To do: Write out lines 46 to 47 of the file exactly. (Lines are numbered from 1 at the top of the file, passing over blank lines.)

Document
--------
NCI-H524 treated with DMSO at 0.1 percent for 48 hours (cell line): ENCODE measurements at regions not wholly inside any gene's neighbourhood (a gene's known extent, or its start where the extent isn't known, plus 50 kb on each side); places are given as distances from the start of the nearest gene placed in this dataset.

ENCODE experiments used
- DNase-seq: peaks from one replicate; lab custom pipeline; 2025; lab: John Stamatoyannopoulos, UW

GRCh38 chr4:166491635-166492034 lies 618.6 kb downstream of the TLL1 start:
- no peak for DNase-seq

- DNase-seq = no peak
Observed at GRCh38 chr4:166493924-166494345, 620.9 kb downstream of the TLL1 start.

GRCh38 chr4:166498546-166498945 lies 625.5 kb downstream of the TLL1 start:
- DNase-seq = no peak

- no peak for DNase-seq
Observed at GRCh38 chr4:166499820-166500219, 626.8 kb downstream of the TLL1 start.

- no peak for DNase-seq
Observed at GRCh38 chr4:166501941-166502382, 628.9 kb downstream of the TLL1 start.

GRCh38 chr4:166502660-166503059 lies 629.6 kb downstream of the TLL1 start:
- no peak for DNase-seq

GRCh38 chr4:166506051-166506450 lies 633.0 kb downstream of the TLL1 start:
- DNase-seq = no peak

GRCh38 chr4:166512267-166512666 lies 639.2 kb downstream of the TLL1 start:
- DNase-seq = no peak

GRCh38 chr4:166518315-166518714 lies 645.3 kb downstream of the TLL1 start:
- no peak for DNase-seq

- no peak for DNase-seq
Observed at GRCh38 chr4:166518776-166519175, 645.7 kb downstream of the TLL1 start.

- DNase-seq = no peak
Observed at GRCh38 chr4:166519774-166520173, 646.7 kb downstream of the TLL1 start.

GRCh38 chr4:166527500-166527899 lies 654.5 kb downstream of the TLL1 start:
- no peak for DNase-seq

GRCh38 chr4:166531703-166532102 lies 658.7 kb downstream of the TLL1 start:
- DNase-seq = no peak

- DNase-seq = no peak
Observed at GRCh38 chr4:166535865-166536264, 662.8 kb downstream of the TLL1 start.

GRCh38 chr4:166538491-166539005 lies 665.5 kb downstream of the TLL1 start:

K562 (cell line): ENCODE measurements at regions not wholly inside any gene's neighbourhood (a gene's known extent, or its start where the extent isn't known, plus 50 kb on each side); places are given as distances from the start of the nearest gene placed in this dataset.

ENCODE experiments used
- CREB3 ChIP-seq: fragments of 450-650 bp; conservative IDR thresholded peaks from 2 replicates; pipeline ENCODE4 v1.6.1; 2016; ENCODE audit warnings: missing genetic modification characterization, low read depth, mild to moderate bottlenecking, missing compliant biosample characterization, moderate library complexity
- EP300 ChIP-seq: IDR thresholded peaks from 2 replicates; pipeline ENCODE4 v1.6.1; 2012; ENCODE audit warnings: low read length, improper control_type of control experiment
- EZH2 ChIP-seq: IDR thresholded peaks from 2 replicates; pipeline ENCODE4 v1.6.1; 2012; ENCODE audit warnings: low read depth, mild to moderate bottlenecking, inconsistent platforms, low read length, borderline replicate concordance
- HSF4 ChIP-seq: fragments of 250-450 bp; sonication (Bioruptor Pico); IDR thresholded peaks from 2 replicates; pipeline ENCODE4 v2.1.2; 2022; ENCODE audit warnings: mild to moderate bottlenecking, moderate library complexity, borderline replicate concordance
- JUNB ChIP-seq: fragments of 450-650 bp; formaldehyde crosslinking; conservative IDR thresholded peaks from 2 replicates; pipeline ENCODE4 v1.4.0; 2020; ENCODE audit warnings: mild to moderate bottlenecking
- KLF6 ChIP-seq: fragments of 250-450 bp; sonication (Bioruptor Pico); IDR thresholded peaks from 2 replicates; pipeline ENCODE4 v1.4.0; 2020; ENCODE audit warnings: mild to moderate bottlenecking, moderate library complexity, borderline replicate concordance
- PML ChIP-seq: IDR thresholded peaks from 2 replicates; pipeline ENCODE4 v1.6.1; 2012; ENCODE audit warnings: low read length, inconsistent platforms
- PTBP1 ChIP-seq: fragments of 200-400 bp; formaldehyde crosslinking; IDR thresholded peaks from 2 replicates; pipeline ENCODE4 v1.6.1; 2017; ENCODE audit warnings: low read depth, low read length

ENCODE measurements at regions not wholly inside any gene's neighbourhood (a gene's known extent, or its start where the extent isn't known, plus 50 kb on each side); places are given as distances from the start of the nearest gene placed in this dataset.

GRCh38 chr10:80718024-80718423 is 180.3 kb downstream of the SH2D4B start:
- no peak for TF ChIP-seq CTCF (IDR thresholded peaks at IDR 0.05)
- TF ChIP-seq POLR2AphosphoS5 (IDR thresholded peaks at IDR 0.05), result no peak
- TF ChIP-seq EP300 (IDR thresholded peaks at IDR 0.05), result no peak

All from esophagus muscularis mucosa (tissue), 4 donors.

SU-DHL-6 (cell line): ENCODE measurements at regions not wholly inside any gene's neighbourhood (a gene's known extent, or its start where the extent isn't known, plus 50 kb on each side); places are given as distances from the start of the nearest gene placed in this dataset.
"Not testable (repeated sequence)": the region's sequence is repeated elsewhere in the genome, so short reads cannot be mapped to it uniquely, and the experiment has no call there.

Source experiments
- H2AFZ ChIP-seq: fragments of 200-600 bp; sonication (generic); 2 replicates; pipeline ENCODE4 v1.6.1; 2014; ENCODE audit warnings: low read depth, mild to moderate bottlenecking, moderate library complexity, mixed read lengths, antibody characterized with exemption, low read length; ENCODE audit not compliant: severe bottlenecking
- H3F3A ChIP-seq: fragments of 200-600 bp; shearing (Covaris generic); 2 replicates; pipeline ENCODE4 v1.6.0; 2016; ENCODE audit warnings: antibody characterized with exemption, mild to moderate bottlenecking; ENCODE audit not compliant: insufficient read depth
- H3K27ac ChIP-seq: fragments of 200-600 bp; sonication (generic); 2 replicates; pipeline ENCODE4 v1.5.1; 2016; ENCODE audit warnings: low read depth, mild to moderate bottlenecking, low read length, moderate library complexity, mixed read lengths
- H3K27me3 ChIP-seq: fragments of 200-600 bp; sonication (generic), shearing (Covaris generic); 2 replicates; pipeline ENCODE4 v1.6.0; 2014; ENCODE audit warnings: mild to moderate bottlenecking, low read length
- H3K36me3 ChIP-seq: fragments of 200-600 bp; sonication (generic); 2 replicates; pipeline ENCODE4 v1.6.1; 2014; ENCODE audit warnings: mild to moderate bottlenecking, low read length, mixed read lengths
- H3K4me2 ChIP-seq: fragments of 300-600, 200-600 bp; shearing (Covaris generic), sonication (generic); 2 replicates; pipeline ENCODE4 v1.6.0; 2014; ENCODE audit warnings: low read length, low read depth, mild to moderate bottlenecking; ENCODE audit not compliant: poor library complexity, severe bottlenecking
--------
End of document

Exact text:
- TF ChIP-seq POLR2AphosphoS5 (IDR thresholded peaks at IDR 0.05), result no peak
- TF ChIP-seq EP300 (IDR thresholded peaks at IDR 0.05), result no peak